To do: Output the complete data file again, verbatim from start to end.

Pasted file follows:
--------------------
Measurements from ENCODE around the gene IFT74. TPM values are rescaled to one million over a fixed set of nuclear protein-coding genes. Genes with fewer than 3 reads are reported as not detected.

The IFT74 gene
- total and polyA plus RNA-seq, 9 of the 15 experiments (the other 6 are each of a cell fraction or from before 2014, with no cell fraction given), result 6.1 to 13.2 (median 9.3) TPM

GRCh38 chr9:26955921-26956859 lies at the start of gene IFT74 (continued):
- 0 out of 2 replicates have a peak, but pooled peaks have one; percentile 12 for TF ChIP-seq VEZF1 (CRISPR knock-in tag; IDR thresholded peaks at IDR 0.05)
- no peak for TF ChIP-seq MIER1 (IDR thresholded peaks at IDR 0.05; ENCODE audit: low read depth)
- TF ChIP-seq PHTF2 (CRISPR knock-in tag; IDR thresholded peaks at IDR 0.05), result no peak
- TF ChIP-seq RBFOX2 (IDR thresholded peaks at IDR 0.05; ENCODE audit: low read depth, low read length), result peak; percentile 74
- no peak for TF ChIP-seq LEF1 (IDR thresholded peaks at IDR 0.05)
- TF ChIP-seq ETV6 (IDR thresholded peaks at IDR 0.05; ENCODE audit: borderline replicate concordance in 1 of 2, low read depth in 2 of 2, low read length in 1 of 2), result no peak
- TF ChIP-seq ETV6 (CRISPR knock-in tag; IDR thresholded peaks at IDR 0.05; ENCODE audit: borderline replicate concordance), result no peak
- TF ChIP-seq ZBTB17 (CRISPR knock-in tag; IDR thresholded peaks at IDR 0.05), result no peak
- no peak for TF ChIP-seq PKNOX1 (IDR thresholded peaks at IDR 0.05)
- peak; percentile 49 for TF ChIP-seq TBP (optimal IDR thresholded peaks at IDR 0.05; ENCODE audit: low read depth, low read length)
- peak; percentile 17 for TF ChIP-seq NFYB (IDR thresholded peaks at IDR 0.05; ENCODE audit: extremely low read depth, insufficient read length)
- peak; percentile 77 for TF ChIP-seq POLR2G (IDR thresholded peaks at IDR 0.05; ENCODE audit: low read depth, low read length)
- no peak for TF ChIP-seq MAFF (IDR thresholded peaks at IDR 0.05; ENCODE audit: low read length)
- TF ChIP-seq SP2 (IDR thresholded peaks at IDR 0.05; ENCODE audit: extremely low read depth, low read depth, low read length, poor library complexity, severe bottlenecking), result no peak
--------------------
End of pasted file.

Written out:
Measurements from ENCODE around the gene IFT74. TPM values are rescaled to one million over a fixed set of nuclear protein-coding genes. Genes with fewer than 3 reads are reported as not detected.

The IFT74 gene
- total and polyA plus RNA-seq, 9 of the 15 experiments (the other 6 are each of a cell fraction or from before 2014, with no cell fraction given), result 6.1 to 13.2 (median 9.3) TPM

GRCh38 chr9:26955921-26956859 lies at the start of gene IFT74 (continued):
- 0 out of 2 replicates have a peak, but pooled peaks have one; percentile 12 for TF ChIP-seq VEZF1 (CRISPR knock-in tag; IDR thresholded peaks at IDR 0.05)
- no peak for TF ChIP-seq MIER1 (IDR thresholded peaks at IDR 0.05; ENCODE audit: low read depth)
- TF ChIP-seq PHTF2 (CRISPR knock-in tag; IDR thresholded peaks at IDR 0.05), result no peak
- TF ChIP-seq RBFOX2 (IDR thresholded peaks at IDR 0.05; ENCODE audit: low read depth, low read length), result peak; percentile 74
- no peak for TF ChIP-seq LEF1 (IDR thresholded peaks at IDR 0.05)
- TF ChIP-seq ETV6 (IDR thresholded peaks at IDR 0.05; ENCODE audit: borderline replicate concordance in 1 of 2, low read depth in 2 of 2, low read length in 1 of 2), result no peak
- TF ChIP-seq ETV6 (CRISPR knock-in tag; IDR thresholded peaks at IDR 0.05; ENCODE audit: borderline replicate concordance), result no peak
- TF ChIP-seq ZBTB17 (CRISPR knock-in tag; IDR thresholded peaks at IDR 0.05), result no peak
- no peak for TF ChIP-seq PKNOX1 (IDR thresholded peaks at IDR 0.05)
- peak; percentile 49 for TF ChIP-seq TBP (optimal IDR thresholded peaks at IDR 0.05; ENCODE audit: low read depth, low read length)
- peak; percentile 17 for TF ChIP-seq NFYB (IDR thresholded peaks at IDR 0.05; ENCODE audit: extremely low read depth, insufficient read length)
- peak; percentile 77 for TF ChIP-seq POLR2G (IDR thresholded peaks at IDR 0.05; ENCODE audit: low read depth, low read length)
- no peak for TF ChIP-seq MAFF (IDR thresholded peaks at IDR 0.05; ENCODE audit: low read length)
- TF ChIP-seq SP2 (IDR thresholded peaks at IDR 0.05; ENCODE audit: extremely low read depth, low read depth, low read length, poor library complexity, severe bottlenecking), result no peak